For those of you who want to learn how to fight outside of sport:

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GreenieMeanie

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We used to do that all the time in knife fighting class. Our instructor had everyone throw twenty bucks into a pool. Two guys, each at opposite walls, would run to the middle where the knife was, and then the fight was on. Loser was eliminated. We would continue until only a winner was left, the winner would get all the money. I only won once, but it was over four hundred bucks. What fun we had.

There was a guy from South Africa, Mark Human, he used to teach a lot of classes dealing with the draw and use of a knife while grappling. It was eye opening, lots of fun, too. One of the lessons learned was how you carry a knife so you can get to it quickly under any circumstance.

It sucked so bad when you were getting smoked on the ground and couldn't get to your training knife.

His wife, Kelly, was a friend of mine. (one of Nick Cerio's former spouses) She was teaching a class in her school in Johannesburg when she noticed out the window one of her students being attacked by a group of men. She grabbed nunchucks off the wall, ran out and went at them. Split the head open of one of the attackers, the rest ran away. Guy died on the way to the hospital.

Everything was caught on a security camera. The cops looked at it, took her statement, didn't even bring her to the station. From what she told me, nobody ever attacked anyone outside of her school again.
South Africans have a solid understanding of violence.
 

Wing Woo Gar

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My instructor would toss in a weapon in the middle of that, see who gets it first. Grappling over a knife is an absolute *****.
First time I did that was 40 years ago in Jiu Jitsu class at the age of ten. My Sensei made us race on hands and knees to get the knife. It was one of my faves as a kid.
 

Wing Woo Gar

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If this is the one, it's 550$
Holy cow! I am in the wrong business.
 
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GreenieMeanie

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Holy cow! I am in the wrong business.
He has branded himself very, very well. Check out his content on youtube and IG, and you'll see what I mean. He is jokingly known as the "Sneaky Reaper."

They also held a class with instructors from Army SOF and FBI, covering armed vehicle interdiction, and counter-ambushing. I understand it was the ticket price was $1k.

Other instructors in his league, charge similarly for their stuff.



 

Ironbear24

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We can all agree that the systems people have done for MMA over the years, are tried and proven in the ring, and their lineage is systems that were once taught for combat before firearms became implemented (this of course gets a little complicated culture to culture at a point in history, but you get the idea).

The fighting mechanics you learn in these systems apply broadly, and can be analogous to sort of your fighting operating system.

However--there are limitations to it. Your operating system is a platform, unequipped to preform some tasks by itself. There are certain things you're not gonna learn from the MMA competitive curriculum (because the only instance you're gonna scientifically test them, is out in the street, or the field), that others have personally experienced and devoted their career to codifying.

The list includes those instructors and their programs, and what their specialties are.

I'm not saying that this is a complete list, that they are the best, or that one HAS to learn from them--but they ARE learning resources for particular things, with references, a number of whom have trained together, and not some randos that decided to open up a Krav Maga school down the street.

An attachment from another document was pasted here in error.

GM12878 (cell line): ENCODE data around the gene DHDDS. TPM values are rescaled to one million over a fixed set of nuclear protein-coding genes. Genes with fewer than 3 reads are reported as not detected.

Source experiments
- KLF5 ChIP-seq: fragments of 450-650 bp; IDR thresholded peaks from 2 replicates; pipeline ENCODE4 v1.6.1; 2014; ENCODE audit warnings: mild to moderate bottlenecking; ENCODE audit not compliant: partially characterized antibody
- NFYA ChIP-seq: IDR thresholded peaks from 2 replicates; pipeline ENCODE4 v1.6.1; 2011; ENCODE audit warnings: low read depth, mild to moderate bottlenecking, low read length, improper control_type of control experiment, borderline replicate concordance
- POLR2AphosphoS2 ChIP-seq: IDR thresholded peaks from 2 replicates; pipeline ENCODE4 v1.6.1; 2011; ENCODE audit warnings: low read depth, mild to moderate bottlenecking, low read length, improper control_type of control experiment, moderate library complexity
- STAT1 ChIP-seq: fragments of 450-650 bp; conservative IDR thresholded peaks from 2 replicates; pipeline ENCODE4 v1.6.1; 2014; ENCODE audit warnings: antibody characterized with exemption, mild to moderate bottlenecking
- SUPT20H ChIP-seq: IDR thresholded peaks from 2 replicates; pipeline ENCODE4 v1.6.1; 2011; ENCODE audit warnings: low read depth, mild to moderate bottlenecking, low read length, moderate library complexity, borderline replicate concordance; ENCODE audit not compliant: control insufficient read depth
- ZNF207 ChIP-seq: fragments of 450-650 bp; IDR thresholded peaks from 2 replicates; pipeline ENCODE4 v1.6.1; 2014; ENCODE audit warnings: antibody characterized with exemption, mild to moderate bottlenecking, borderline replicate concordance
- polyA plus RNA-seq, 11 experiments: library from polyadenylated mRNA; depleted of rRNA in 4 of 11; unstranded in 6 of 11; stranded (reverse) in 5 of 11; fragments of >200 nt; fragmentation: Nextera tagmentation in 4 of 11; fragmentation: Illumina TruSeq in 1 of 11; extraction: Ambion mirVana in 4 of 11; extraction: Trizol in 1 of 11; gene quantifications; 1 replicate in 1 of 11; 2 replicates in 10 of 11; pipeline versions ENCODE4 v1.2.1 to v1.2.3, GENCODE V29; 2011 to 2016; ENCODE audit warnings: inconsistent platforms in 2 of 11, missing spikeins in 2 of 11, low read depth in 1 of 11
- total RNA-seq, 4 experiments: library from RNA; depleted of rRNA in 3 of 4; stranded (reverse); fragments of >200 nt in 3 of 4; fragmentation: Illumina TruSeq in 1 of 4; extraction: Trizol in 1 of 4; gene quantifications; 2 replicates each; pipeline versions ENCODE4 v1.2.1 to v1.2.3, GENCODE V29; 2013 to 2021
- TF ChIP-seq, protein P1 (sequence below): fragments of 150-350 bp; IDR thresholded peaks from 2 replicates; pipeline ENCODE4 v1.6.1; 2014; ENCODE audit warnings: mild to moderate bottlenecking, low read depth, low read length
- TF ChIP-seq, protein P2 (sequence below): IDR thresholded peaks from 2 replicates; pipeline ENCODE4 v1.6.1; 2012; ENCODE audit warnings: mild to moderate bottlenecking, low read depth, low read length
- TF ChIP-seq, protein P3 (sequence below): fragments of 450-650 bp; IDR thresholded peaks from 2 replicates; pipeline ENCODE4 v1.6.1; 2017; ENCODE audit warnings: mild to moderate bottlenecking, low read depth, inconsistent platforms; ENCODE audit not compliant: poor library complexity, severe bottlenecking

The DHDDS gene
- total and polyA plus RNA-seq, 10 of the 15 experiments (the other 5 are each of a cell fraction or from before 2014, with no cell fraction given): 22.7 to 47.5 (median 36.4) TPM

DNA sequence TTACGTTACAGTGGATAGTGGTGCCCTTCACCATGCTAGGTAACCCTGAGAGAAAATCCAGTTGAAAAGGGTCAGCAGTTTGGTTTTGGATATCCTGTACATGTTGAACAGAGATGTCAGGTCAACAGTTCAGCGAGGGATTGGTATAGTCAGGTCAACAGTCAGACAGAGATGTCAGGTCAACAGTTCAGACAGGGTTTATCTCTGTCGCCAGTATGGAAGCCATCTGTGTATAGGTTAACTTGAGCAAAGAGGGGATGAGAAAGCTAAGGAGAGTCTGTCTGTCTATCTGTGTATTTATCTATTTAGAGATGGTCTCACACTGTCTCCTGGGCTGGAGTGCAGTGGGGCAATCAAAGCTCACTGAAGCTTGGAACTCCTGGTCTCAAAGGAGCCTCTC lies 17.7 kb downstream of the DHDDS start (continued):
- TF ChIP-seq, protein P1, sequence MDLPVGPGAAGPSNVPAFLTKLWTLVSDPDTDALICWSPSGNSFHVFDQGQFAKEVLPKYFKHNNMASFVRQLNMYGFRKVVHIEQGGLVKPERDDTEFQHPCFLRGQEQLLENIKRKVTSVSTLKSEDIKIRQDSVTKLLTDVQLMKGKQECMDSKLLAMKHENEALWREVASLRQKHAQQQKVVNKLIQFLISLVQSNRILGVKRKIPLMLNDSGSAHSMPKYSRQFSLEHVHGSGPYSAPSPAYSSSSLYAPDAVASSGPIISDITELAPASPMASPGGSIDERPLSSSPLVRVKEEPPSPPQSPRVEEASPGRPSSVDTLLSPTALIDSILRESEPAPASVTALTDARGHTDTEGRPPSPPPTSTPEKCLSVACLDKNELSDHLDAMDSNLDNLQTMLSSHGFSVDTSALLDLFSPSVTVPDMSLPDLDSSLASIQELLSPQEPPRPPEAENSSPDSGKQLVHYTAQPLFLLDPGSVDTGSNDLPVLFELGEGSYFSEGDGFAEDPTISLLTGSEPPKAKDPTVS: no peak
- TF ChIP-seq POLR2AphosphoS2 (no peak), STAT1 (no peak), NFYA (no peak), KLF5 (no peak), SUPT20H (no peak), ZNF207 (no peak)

Fairbarn was a street cop in Asia, dedicated his life to learning what was useful in Asian MA, and was brought in to teach WWII commandos and spies the basics of how to fight. As @frank raud mentioned, Fairbarn Protocol is a good resource for this.

Carl Cestari was also a street cop, who dedicated his life similarly and learned from the surviving members of the WWII combatives program.

Kelly McCann is a Fairbarn and Applegate influenced instructor, who served in SOF and has been there, done that.

Lee Morrison is a life-long martial artist, who spent time in gangs and was involved in quite a few street altercations, and he and McCann have trained together.

Craig Douglas, one of the Shiv Works collective, was an undercover officer who's "been there, done that." One of his specialties is grappling over weapons in a car.

Libre Knife Fighting was founded by Scott Babb. He's a lifelong martial artist, who's dealt with a variety of knife-related altercations in his life, and developed a system that focuses more on how criminals use the knife. To my knowledge, he has trained with Mexican and Indonesian forces, and his students have helped him evolve the system, bringing back feedback from their real-life experiences on the street and field.

Piper was founded by Nigel Febuary and Llyod de Jongh, and it's the codification of how SA gangs and hoods are known to use knives.

Raul Martinez (Rogue Methods) was an infantryman and undercover cop, similar to Craig Douglas.

Ed Calderon was Mexican SF, who saw a lot of ****. He learned a lot of the people on the list, and has his own life experiences to teach from. His specialty is more situational awareness, travel safety, and counter-abduction.

Another name I should have added, is Brian Halliday, another MMA guy and life-long martial artist, who was in a biker gang and managed to survive an ungodly amount of street fights. He also helped develop Mastro Defense System.

The team at Arcadia Cognetari developed the marine corps Hunter program, which teaches spotting the pre-indicators of violent situations before they happen. Yousef Badou was an instructor for that program.

Given what I've seen on this website, it seems y'all know the rest.
So you contradict yourself because as you stated mma won't teach these things. It all depends what the person wants out of their training, if they want self defense then they need to become adequate at striking, grappling, (clinches and groundwork) and weapon disarms.